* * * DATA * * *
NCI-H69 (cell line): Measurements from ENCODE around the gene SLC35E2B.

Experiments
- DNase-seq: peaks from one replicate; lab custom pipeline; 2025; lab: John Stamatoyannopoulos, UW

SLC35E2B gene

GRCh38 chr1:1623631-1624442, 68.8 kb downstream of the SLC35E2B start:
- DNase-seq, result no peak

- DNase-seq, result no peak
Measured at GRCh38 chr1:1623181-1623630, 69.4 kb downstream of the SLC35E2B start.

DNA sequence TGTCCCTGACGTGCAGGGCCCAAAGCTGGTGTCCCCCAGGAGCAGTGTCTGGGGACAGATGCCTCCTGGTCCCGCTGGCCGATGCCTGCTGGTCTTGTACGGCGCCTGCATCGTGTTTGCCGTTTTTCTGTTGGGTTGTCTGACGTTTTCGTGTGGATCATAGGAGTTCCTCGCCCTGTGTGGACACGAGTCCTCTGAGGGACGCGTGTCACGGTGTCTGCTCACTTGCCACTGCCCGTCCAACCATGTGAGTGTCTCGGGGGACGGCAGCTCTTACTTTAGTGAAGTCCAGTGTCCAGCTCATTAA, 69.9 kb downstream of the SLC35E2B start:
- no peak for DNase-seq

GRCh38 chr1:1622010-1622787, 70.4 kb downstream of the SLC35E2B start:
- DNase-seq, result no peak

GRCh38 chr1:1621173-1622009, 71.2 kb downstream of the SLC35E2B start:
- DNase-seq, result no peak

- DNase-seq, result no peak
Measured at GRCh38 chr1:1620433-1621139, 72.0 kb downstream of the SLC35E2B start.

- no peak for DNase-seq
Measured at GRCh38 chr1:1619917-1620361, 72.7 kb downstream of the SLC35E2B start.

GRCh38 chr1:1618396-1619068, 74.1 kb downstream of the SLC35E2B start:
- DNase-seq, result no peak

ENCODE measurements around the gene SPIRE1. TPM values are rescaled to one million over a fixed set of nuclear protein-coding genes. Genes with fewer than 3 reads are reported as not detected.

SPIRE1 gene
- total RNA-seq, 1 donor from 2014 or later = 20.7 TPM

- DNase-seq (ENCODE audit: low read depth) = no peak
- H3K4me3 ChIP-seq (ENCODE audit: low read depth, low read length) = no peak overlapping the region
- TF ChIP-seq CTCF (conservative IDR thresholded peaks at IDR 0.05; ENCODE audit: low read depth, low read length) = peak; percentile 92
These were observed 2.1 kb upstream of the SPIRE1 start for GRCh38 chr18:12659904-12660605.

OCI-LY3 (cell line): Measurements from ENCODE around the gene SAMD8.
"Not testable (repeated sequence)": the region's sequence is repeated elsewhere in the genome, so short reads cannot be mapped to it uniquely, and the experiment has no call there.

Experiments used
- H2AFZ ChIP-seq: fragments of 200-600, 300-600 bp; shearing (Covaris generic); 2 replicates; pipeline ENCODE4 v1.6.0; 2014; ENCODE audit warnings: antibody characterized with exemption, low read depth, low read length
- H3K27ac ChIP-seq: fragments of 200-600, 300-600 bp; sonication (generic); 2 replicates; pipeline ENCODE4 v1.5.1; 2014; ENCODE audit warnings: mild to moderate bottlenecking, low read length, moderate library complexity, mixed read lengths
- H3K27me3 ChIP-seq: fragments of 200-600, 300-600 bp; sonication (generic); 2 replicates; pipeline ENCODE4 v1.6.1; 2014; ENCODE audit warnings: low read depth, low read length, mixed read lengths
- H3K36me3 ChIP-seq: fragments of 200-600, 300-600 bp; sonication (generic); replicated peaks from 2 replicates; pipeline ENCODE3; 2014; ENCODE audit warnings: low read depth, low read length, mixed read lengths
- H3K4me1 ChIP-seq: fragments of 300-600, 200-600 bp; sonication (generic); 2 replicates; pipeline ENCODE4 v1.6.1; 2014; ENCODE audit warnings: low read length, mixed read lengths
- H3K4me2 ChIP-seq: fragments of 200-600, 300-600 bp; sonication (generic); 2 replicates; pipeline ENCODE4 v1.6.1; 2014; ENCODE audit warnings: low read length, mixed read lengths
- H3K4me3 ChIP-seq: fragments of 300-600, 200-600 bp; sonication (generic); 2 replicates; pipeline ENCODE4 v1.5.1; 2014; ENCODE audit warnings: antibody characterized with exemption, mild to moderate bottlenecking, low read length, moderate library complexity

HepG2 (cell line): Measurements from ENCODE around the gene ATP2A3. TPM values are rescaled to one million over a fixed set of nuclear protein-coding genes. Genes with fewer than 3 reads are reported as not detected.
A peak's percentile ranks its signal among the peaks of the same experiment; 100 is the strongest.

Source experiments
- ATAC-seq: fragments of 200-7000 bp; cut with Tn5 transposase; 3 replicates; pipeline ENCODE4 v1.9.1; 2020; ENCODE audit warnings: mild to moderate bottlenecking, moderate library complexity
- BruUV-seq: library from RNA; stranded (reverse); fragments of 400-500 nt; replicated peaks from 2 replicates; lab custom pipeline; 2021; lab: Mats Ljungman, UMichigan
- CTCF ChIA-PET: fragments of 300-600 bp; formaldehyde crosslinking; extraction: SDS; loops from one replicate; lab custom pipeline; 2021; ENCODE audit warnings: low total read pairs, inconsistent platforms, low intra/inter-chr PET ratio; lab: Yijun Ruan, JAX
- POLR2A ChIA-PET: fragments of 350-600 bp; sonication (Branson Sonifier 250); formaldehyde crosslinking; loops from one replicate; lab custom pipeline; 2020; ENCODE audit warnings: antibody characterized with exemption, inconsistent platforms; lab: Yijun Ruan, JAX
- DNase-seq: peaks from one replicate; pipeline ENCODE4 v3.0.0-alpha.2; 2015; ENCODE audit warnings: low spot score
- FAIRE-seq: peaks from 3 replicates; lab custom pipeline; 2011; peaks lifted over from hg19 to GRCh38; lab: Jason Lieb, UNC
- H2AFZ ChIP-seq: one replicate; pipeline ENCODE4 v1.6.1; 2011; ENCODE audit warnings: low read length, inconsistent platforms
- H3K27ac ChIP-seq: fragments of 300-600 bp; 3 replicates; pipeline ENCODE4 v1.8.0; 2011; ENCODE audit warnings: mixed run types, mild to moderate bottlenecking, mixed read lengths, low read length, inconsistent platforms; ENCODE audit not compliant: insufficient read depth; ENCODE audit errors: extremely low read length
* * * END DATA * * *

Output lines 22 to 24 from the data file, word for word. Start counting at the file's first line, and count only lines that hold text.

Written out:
SPIRE1 gene
- total RNA-seq, 1 donor from 2014 or later = 20.7 TPM

- DNase-seq (ENCODE audit: low read depth) = no peak